“I love the MacBook Air, but as a gamer, I can't use it for day-to-day gaming.”

This yearning for a combination of impressive gaming specifications and razor thin form factor crystalised in the form of the first generation Razer Blade.

It wasn’t exactly smooth-sailing for the Blade though. They got a lot of flak for the unusually high price of the machine but despite that, they still went ahead with production.

He highlighted that the situation was somewhat similar when Razer’s gaming mouse, which were deemed too expensive, came out. However, the result was a mouse that’s faster by milliseconds, and customisable with software and apps developed by Razer’s in-house development team. And although Tan admits that some products like the Razer Onza and Lycosa did not perform as well in the market, overall, their return rate is still less than two per cent globally.

What Tan did not expect however, was the insane demand for the first generation Razer Blade, which only shipped in January 2012 after it was announced in August 2011.

“We totally underestimated the demand, even though it was three or four times more expensive than an average cost of a PC.”

Last year, three months worth of inventory was sold out in 45 minutes during the Blade’s launch. Earlier this year, the gaming laptop, refreshed with an Intel Ivy Bridge processor, had triple the inventory of the previous version and yet it still sold out in the first day. The third time’s the charm, and the Haswell refresh had an average waiting period of 10 days.

“I actually received death threats from a guy who set up a Twitter page just to troll me to give him a Blade.”

Ironically, he cautioned gamers not to buy overpriced Razer Blades from scalpers on eBay.


“I want all gaming to succeed, and I'm rooting for Ouya.”

Tan has expressed his disappointment at the negative reviews given to the Android gaming console. Given that Razer prioritises design and gamers' needs over profits, the company's support for Ouya and other lesser-known gaming projects is no surprise.

“We want indies to develop for PC, and we have a programme for them to get the Razer Blade Pro at US$999, which is way below cost.”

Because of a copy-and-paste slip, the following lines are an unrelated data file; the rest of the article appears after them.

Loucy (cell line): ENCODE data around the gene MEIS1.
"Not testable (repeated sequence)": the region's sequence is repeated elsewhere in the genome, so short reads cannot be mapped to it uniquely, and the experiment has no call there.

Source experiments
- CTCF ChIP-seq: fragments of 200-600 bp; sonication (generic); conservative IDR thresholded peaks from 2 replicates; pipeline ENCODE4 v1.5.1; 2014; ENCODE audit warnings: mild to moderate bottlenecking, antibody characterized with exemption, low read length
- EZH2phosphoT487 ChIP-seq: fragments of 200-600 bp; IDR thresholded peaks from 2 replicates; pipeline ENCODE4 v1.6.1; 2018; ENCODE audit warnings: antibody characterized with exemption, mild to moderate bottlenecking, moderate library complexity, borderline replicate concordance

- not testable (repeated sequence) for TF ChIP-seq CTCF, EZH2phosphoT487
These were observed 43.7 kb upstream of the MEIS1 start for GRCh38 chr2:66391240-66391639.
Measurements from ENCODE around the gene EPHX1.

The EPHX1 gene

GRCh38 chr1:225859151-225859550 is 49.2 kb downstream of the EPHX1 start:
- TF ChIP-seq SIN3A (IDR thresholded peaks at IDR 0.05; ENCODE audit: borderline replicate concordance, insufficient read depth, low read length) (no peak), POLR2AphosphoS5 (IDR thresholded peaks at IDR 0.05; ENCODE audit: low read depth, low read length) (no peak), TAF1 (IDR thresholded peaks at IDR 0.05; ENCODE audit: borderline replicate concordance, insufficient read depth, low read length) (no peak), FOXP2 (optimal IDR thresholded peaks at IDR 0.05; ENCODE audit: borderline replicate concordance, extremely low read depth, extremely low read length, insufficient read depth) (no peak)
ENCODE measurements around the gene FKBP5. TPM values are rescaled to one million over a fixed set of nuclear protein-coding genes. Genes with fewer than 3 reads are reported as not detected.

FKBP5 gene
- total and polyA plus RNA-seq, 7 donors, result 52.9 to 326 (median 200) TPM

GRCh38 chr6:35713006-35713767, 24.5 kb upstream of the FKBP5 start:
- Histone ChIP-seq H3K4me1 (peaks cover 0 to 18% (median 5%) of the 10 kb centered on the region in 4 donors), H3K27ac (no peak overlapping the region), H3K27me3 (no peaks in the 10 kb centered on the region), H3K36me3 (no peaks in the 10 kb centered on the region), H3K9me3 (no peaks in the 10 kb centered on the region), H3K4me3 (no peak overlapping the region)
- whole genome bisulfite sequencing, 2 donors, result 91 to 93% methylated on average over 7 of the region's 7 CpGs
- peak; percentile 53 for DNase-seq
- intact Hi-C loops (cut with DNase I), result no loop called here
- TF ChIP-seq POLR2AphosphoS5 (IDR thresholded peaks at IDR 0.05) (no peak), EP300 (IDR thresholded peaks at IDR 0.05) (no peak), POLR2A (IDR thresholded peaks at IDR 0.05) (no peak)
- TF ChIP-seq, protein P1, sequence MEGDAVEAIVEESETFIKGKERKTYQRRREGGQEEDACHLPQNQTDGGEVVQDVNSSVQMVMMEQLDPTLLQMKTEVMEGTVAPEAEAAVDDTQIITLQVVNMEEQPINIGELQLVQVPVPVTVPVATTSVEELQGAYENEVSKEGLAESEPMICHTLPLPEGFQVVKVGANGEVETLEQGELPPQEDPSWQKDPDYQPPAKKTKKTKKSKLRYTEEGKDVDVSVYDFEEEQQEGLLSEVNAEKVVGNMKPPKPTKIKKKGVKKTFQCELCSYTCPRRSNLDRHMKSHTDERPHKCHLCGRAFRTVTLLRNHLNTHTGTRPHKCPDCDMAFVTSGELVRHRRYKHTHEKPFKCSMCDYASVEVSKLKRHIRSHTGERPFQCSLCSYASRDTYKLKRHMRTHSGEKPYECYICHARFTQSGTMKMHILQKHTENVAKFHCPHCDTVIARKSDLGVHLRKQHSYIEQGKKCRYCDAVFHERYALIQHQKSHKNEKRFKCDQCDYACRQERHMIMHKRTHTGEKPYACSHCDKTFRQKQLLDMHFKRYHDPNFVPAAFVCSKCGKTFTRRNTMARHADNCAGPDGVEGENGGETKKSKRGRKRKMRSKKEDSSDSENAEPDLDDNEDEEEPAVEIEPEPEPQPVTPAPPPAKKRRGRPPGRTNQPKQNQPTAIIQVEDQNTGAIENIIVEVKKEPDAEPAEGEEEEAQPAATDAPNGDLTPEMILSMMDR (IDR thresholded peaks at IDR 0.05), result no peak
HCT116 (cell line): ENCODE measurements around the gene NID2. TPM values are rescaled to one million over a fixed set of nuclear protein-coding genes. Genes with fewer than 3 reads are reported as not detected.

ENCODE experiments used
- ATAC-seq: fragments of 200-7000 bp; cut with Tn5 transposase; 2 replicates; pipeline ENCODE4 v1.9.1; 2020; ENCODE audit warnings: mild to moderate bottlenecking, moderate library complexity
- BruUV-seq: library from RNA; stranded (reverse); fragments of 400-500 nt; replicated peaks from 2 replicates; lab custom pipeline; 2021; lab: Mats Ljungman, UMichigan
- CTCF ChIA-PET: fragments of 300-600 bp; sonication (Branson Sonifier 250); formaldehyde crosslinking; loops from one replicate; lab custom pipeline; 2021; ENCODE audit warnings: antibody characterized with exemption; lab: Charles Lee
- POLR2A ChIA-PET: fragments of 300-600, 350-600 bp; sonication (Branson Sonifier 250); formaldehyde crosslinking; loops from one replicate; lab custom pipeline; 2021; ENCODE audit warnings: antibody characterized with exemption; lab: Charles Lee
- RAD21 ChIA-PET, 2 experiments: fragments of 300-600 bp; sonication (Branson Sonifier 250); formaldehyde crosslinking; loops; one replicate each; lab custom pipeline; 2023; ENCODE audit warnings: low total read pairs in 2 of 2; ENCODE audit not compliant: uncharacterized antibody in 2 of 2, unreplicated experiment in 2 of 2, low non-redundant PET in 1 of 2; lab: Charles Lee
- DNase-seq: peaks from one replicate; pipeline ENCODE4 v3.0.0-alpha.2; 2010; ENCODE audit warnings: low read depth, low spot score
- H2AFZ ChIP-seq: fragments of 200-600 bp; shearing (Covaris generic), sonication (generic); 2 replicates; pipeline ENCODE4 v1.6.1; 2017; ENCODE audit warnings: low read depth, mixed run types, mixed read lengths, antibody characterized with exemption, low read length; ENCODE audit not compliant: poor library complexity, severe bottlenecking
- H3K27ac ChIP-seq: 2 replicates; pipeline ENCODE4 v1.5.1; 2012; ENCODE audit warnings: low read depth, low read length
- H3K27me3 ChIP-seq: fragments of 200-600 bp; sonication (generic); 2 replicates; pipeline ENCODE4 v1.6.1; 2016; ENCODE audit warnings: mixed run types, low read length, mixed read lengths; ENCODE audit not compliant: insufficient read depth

Each developer is limited to purchase only two units at the heavily discounted price and qualify if they have launched a PC game or secured at least US$50,000 from Kickstarter.

Tan is also a staunch supporter of Kickstarter, backing games that have been resurrected through the crowd-funding site including Star Citizen from Wing Commander creator Chris Roberts and Brian Fargo’s upcoming Wasteland 2. Tan took his support up a notch and seeded a Blade Pro to Roberts and Fargo, giving them a chance to benchmark the game against the Blade Pro’s high-end specs.


It’s obvious that Tan plays games himself so how many games has Tan bought and completed recently? He flashed a look of guilt for that question.

“I’ve been buying games during the Steam sale, I even have games from the last sale that I haven't played.”

Praises for TellTale Games’ The Walking Dead were heaped generously by Tan, who agreed that the developers did justice to the TV series and the comics. One thing he absolutely hates though, is cliffhangers.

“I will block the game until the first season is complete, and then I will play the game at one go.”


Ultimately, designing products for gamers is not Tan’s endgame. Instead of turning the company mainstream, he wants to convert the mindset, making gamers the mainstream consumer. He also wants to dismiss the ill-conceived notion that  gamers are sad, lonely people who curl in the dark corners of their rooms.

“The world is changing, the people running the companies today are gamers. We want to make gaming mainstream instead of us going mainstream.”